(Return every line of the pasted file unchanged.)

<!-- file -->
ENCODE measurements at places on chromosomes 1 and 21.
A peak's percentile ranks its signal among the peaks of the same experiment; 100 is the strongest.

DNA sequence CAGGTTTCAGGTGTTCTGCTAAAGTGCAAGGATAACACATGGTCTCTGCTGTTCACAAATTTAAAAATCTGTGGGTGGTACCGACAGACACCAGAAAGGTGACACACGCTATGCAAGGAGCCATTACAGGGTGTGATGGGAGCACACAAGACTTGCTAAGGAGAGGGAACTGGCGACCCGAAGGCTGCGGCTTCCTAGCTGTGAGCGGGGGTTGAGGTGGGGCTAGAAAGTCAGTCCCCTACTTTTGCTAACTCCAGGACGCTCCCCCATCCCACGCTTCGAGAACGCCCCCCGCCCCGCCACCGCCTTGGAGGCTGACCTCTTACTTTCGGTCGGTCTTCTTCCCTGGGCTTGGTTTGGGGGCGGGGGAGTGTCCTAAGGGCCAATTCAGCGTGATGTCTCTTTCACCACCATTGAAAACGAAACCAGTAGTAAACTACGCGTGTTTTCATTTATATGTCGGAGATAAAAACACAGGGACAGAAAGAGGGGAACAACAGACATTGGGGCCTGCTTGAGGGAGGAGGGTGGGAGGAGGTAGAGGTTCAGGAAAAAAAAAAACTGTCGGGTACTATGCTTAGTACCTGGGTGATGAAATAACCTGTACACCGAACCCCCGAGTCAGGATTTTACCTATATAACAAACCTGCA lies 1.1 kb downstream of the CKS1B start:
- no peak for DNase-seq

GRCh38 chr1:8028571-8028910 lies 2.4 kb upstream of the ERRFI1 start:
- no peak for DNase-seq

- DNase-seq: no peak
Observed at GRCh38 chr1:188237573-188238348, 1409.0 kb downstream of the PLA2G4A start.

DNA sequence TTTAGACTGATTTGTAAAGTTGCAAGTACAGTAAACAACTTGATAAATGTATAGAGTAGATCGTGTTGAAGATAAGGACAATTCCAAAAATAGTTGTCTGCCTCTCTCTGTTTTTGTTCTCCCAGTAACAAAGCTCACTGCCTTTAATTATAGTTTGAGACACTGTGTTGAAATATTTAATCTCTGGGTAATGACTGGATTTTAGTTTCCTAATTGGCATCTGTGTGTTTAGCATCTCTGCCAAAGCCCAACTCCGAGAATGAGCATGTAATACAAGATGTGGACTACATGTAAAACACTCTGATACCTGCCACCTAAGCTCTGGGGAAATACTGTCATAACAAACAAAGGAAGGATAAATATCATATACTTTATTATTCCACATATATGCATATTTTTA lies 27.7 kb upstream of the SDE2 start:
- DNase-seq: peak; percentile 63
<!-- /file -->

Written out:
ENCODE measurements at places on chromosomes 1 and 21.
A peak's percentile ranks its signal among the peaks of the same experiment; 100 is the strongest.

DNA sequence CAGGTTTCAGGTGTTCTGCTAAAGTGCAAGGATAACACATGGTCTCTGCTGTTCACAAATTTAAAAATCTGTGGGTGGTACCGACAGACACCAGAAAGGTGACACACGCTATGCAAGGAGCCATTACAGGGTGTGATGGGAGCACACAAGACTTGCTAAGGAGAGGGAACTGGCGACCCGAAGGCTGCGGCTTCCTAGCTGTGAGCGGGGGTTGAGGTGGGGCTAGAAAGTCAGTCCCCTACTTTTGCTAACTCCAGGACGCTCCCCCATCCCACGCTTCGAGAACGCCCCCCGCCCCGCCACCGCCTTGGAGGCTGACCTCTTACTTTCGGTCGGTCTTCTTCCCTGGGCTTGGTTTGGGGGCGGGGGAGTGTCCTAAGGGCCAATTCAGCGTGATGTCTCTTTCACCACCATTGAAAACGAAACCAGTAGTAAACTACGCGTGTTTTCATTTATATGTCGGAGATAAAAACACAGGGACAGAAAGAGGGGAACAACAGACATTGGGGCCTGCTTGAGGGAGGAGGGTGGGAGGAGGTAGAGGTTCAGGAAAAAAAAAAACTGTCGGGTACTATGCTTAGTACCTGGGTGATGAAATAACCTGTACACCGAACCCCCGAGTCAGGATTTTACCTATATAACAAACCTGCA lies 1.1 kb downstream of the CKS1B start:
- no peak for DNase-seq

GRCh38 chr1:8028571-8028910 lies 2.4 kb upstream of the ERRFI1 start:
- no peak for DNase-seq

- DNase-seq: no peak
Observed at GRCh38 chr1:188237573-188238348, 1409.0 kb downstream of the PLA2G4A start.

DNA sequence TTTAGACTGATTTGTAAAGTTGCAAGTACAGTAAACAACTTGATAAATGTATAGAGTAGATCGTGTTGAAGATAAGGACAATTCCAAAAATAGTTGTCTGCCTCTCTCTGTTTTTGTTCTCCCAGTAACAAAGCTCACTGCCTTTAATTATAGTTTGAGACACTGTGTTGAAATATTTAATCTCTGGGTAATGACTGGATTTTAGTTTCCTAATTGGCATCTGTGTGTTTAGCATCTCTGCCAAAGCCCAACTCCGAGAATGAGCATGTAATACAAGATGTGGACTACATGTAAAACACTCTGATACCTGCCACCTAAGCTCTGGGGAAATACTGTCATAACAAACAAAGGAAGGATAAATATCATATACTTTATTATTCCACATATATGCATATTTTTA lies 27.7 kb upstream of the SDE2 start:
- DNase-seq: peak; percentile 63